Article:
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The age verification date is stored locally only. You can see this for yourself if you login to Steam with your browser in Incognito mode, or after having cleared your cookies. It is never stored on Steam's servers at all, likely due to potential privacy concerns (or they just didn't feel like storing all that data).

There's no real way to bypass the age-gate either. The ESRB's guidelines are rather specific about an age-gate system that cannot be circumvented or gamed (if you tell Steam that you're 14, it will store a session cookie that won't let you go back and try again). The best you can really do is just deal with it, and be thankful that at least Steam is smart about keeping your birthdate (or fake birthdate) stored somewhere.

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    Cannot be circumvented or gamed? Don't you just have to make up a birth date? Commented Nov 17, 2014 at 5:45
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    You could probably write a user script to auto fill that box Commented Nov 17, 2014 at 11:34
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    @AndreasBonini, Gabe has stated that 33% of the responders to that questions were born on January 1st
    – SeanC
    Commented Nov 17, 2014 at 19:43
  • Worth noting that if you accidentally put in a < 18 age you can just clear your cookies to reset it (did it once by clicking through too fast).
    – Wjousts
    Commented Nov 18, 2014 at 15:03
  • The cookie system, by the way, is not "clever" by any means and provides abyssal user experience should someone misenter their birth date. That, plus the annoyance of the prompt every single time, plus 1/3 of users (!!!) entering a fake birth date is very indicative of how bad of an idea this is. Commented Nov 18, 2014 at 18:56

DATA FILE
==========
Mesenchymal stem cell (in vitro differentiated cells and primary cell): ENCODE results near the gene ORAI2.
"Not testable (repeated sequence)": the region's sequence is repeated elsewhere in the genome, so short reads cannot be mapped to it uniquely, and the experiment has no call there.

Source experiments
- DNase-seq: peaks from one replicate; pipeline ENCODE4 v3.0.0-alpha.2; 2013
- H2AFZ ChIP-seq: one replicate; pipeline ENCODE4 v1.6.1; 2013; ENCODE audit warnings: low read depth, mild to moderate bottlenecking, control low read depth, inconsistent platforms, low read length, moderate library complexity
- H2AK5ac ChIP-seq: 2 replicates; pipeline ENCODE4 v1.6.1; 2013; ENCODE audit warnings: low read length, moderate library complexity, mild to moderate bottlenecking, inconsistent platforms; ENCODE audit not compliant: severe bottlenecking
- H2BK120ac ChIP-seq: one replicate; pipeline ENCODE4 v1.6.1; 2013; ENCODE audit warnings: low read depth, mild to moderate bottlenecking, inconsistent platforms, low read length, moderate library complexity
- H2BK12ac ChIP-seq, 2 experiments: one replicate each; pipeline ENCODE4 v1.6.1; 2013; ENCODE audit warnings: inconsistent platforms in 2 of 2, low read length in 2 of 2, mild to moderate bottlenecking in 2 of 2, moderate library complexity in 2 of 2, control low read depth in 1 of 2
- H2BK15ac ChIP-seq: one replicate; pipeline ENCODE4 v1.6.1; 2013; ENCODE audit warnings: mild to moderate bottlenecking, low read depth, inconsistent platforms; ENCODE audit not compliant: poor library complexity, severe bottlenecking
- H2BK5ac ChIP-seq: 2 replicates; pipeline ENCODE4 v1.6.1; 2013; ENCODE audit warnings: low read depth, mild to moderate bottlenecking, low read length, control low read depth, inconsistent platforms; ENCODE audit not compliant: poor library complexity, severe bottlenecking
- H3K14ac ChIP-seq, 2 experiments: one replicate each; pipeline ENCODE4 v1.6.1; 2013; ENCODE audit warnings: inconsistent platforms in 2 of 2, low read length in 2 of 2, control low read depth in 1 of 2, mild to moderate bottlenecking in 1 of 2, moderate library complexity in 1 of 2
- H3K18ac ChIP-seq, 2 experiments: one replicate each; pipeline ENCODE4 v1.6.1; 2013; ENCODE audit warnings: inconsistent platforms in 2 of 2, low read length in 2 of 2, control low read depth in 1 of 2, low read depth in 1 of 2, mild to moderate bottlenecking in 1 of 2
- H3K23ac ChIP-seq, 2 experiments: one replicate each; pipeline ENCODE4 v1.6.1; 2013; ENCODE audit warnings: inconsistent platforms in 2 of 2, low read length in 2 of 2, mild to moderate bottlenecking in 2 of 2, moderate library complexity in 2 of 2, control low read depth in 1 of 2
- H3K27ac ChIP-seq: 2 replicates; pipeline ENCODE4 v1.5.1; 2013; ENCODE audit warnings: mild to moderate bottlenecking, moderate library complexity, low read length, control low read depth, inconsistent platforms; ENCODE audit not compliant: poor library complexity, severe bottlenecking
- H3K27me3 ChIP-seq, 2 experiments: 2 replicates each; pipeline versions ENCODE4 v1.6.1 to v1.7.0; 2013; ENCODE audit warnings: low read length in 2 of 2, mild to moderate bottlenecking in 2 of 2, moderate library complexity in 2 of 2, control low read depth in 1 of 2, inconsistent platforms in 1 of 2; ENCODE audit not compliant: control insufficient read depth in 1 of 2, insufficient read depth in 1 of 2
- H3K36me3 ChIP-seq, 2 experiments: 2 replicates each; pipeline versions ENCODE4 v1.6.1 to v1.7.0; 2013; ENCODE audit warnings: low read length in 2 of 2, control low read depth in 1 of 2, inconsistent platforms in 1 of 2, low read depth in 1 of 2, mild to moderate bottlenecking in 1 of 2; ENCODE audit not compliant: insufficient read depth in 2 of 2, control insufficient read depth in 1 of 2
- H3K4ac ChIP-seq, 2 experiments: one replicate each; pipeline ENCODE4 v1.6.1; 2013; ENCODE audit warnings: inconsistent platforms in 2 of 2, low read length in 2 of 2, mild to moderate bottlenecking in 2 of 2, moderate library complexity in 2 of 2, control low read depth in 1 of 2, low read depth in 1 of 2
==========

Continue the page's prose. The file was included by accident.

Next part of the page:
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The question of "why" has been already answered, but for the "And how can I make it stop doing that" part while it's not possible in the client itself, Enhanced Steam browser plugin offers an option to skip the age gates if you want to (among other features). It's available for Chrome, Opera and Firefox browsers and there's a separate stand-alone client too.

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And how can I make it stop doing that and just remember that I am allowed to see mature content […]

You can use browser extensions such as Augmented Steam (Chrome / Firefox), or the SteamDB extension (Chrome / Firefox) to skip Steam's age verification.

To skip age verification in Augmented Steam, go to Options → General → check 'Automatically send age verification and skip mature content warnings'. In SteamDB, go to Options → Enhancements → check 'Skip age check gate (sets age and birthday cookies to always pass)'.

Note that the age verification is separate from the mature content warnings, which you can adjust in your Steam account preferences. To do this, log in to Steam and go to Steam account preferences at https://store.steampowered.com/account/preferences/. Under ‘Mature Content Filtering’, check or uncheck the categories you want to see or not. Steam has five categories of mature content with varying degrees of explicitness:

Steam Mature Content Warning

Articles and posts regarding Steam Mature Content Filtering: